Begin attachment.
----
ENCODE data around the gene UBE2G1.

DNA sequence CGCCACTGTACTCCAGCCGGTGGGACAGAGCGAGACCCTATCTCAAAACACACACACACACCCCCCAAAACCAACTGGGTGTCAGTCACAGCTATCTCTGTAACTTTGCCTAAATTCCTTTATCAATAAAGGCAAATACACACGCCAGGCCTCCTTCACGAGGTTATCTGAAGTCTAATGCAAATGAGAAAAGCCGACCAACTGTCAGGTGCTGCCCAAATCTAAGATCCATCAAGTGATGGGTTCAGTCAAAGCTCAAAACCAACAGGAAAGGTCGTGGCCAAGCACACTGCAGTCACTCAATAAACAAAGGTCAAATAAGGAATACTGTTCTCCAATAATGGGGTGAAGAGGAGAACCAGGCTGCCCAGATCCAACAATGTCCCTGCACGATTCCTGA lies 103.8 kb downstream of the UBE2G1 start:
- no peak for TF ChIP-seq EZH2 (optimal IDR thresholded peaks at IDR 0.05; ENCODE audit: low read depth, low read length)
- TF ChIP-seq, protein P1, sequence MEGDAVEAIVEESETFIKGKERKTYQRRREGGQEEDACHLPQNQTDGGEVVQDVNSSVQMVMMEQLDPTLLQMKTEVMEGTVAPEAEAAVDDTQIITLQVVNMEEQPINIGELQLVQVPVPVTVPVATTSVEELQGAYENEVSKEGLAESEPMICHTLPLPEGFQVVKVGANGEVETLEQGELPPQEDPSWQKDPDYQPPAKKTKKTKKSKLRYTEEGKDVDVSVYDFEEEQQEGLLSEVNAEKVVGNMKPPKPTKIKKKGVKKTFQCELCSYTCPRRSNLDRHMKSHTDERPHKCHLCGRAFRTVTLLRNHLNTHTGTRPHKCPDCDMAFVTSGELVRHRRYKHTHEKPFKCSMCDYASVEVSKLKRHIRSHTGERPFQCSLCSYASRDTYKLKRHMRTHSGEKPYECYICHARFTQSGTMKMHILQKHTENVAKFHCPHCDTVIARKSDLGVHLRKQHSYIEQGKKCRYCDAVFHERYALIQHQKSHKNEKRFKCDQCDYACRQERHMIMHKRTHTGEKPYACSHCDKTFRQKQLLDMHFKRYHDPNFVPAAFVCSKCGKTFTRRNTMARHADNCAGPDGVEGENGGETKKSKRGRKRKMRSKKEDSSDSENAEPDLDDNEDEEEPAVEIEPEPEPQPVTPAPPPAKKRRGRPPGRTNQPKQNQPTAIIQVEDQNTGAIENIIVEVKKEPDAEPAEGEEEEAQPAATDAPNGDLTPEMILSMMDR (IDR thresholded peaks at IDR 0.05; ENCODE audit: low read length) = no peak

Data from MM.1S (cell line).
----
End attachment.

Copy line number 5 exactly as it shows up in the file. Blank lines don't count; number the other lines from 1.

Data from MM.1S (cell line).